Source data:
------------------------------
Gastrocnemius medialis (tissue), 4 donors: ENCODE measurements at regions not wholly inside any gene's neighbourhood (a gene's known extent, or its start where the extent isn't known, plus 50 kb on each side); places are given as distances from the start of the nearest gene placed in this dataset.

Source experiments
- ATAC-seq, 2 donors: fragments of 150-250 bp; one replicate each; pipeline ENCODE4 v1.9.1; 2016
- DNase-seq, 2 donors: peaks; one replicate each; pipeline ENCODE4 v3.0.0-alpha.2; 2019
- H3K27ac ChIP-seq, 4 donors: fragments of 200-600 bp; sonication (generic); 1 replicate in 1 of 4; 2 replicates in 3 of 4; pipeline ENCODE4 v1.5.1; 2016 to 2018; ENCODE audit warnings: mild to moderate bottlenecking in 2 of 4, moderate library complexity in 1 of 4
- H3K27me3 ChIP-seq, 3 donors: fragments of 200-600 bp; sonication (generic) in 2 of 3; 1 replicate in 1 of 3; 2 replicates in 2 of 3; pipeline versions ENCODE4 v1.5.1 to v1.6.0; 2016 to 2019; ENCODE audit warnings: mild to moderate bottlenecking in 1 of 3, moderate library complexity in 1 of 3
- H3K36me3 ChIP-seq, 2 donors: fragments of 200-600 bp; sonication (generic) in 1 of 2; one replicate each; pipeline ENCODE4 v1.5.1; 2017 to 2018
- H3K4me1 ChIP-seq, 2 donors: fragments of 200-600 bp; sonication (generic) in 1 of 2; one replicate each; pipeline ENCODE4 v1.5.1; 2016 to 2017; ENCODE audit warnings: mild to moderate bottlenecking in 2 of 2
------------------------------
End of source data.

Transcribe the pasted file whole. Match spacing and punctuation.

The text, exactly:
Gastrocnemius medialis (tissue), 4 donors: ENCODE measurements at regions not wholly inside any gene's neighbourhood (a gene's known extent, or its start where the extent isn't known, plus 50 kb on each side); places are given as distances from the start of the nearest gene placed in this dataset.

Source experiments
- ATAC-seq, 2 donors: fragments of 150-250 bp; one replicate each; pipeline ENCODE4 v1.9.1; 2016
- DNase-seq, 2 donors: peaks; one replicate each; pipeline ENCODE4 v3.0.0-alpha.2; 2019
- H3K27ac ChIP-seq, 4 donors: fragments of 200-600 bp; sonication (generic); 1 replicate in 1 of 4; 2 replicates in 3 of 4; pipeline ENCODE4 v1.5.1; 2016 to 2018; ENCODE audit warnings: mild to moderate bottlenecking in 2 of 4, moderate library complexity in 1 of 4
- H3K27me3 ChIP-seq, 3 donors: fragments of 200-600 bp; sonication (generic) in 2 of 3; 1 replicate in 1 of 3; 2 replicates in 2 of 3; pipeline versions ENCODE4 v1.5.1 to v1.6.0; 2016 to 2019; ENCODE audit warnings: mild to moderate bottlenecking in 1 of 3, moderate library complexity in 1 of 3
- H3K36me3 ChIP-seq, 2 donors: fragments of 200-600 bp; sonication (generic) in 1 of 2; one replicate each; pipeline ENCODE4 v1.5.1; 2017 to 2018
- H3K4me1 ChIP-seq, 2 donors: fragments of 200-600 bp; sonication (generic) in 1 of 2; one replicate each; pipeline ENCODE4 v1.5.1; 2016 to 2017; ENCODE audit warnings: mild to moderate bottlenecking in 2 of 2